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David J. Campbell DDS
7110 Highland Road
White Lake, MI 48383
(248) 887-8387
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Posts for: November, 2018

By David J. Campbell DDS
November 20, 2018
Category: Oral Health
Tags: oral health   diabetes  
4ThingstoKnowAboutDiabetesandGumHealth

The American Diabetes Association has declared November National Diabetes Month. If you or a loved one has diabetes, you may already know that diabetes puts you at greater risk for gum disease. Let's look at four must-know facts about diabetes and gum disease.

#1. Gum disease is an acknowledged complication of diabetes.
High levels of blood sugar can interfere with your mouth's ability to fight infection, making you more susceptible to gum disease. People with poorly controlled diabetes may have more severe gum disease and may ultimately lose more teeth due to gum disease—in fact, one in five people who have lost all their teeth have diabetes.

#2. Gum disease makes diabetes harder to control.
Diabetes and gum disease are a two-way street when it comes to adverse health effects. Not only does diabetes increase the risk of gum disease, but gum disease can make diabetes harder to manage. Infections such as gum disease can cause blood sugar levels to rise. This is because chronic inflammation can throw the body's immune system into overdrive, which affects blood sugar levels. Since higher blood sugar weakens the body's ability to fight infection, untreated gum disease may raise the risk of complications from diabetes.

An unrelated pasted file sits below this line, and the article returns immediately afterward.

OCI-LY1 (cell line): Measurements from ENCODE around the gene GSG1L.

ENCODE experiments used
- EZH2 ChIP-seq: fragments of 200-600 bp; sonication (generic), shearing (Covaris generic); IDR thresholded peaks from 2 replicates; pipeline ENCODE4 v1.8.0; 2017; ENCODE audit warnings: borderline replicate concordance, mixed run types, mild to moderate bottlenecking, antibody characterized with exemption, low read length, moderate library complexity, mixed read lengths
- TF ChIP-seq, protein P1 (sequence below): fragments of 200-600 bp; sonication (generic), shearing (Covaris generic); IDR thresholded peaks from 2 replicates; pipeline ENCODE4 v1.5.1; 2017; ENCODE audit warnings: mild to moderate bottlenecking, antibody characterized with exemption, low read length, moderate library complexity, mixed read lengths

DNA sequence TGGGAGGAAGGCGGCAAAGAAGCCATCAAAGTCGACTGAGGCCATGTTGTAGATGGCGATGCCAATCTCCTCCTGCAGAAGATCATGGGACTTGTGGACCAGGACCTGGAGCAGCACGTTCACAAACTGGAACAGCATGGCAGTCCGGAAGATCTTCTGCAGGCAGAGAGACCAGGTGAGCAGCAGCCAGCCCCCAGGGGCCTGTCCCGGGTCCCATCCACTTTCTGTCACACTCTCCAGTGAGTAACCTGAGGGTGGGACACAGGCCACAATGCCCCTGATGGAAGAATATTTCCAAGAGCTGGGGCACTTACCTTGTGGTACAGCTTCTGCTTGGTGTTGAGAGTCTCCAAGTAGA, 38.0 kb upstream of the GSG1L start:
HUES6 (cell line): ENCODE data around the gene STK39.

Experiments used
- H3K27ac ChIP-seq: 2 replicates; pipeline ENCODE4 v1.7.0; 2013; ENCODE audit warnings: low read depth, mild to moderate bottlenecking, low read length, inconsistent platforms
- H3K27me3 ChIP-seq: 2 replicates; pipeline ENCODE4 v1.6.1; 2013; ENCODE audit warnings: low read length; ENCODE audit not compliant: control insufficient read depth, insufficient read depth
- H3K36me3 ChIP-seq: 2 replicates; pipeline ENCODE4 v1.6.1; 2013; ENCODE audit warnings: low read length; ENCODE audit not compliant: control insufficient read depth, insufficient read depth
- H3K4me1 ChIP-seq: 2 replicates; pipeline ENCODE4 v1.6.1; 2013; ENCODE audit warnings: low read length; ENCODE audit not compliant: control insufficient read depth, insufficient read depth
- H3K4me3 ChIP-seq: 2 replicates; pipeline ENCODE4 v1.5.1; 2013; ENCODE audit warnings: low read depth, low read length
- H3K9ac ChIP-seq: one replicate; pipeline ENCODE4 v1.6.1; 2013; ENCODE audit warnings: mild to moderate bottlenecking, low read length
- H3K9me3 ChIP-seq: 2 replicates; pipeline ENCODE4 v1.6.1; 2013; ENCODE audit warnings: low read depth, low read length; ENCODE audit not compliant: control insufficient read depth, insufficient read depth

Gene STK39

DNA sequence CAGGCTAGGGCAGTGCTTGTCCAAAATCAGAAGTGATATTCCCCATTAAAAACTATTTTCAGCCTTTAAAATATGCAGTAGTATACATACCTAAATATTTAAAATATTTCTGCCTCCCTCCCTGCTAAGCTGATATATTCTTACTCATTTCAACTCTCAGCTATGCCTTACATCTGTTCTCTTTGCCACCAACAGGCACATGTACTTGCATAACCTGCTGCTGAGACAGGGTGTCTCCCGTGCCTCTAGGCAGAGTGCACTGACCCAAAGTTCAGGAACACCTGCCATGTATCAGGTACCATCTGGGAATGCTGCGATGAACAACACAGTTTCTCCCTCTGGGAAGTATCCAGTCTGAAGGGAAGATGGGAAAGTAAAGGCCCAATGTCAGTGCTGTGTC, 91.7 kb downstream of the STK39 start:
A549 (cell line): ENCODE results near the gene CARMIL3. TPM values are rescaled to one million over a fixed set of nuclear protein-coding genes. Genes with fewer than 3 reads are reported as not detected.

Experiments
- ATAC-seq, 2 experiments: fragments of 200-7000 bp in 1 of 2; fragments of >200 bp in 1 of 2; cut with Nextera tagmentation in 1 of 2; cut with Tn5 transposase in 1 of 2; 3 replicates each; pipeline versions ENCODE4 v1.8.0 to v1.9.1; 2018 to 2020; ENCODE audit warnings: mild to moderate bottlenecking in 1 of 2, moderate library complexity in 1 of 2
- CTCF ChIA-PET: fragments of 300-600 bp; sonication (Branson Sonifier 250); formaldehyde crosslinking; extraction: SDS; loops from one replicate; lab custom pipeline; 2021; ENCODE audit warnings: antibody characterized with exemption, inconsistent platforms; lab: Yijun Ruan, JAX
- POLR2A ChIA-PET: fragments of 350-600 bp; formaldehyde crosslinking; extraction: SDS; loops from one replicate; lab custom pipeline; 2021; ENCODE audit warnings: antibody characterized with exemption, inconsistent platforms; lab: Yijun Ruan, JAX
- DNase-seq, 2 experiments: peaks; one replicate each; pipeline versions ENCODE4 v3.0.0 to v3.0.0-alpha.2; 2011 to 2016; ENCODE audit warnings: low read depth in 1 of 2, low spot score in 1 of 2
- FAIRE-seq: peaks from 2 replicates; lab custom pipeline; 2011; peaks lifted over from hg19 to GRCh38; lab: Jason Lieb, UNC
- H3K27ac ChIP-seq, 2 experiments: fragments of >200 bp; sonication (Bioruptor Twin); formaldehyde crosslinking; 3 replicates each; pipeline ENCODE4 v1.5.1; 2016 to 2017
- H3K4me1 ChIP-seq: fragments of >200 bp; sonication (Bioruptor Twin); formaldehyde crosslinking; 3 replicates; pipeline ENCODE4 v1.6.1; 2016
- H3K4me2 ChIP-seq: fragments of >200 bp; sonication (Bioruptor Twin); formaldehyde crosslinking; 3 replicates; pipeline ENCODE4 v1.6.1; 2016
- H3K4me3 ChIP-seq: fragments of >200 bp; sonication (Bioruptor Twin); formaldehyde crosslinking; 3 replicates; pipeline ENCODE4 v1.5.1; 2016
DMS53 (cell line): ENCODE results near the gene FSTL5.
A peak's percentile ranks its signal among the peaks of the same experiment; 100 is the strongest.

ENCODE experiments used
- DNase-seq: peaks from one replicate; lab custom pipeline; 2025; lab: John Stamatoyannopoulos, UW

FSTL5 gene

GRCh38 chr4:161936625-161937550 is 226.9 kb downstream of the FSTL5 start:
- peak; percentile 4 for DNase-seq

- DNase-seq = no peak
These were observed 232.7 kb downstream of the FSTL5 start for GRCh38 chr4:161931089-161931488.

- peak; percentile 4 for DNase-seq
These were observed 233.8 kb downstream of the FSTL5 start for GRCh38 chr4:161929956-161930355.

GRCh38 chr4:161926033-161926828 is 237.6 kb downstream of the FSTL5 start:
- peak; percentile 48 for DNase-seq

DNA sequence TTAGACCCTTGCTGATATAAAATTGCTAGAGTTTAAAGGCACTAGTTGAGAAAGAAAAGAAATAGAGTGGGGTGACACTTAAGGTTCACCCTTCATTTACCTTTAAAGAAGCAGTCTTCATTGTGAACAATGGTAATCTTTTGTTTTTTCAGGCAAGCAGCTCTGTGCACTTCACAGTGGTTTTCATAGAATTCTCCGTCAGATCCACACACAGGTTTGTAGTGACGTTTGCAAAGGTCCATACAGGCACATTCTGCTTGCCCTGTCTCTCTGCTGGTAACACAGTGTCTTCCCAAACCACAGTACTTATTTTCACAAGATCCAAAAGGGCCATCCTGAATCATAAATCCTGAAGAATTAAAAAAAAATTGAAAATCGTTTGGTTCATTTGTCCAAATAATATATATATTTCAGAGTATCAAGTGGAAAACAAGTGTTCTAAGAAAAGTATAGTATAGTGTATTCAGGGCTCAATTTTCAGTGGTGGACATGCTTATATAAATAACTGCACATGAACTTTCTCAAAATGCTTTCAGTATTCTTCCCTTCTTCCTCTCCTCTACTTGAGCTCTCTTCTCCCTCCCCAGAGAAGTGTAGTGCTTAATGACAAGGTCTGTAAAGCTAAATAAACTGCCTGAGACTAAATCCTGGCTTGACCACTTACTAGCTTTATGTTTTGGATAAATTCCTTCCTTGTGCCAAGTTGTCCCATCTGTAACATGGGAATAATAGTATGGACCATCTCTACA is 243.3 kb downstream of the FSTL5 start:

#3. You can do a lot to take charge of your health.
If you have diabetes and gum disease, you may feel as if you've been hit with a double whammy. While it's true that having both conditions means you are tasked with managing two chronic diseases, there is a lot you can do to take care of your health. Do your best to control blood sugar by taking prescribed medications, following a balanced diet, and exercising. In addition, pay special attention to your oral healthcare routine at home: Brushing your teeth twice a day and flossing once a day can go a long way in preserving good oral health.

#4. Preventing and managing gum disease should be a team effort.
We can work together to prevent, treat, and control periodontal disease. Come in for regular professional dental cleanings and checkups so we can monitor the health of your teeth and gums and provide specialized treatment such as deep cleanings when necessary. Diligent dental care can improve your oral health and help control your diabetes.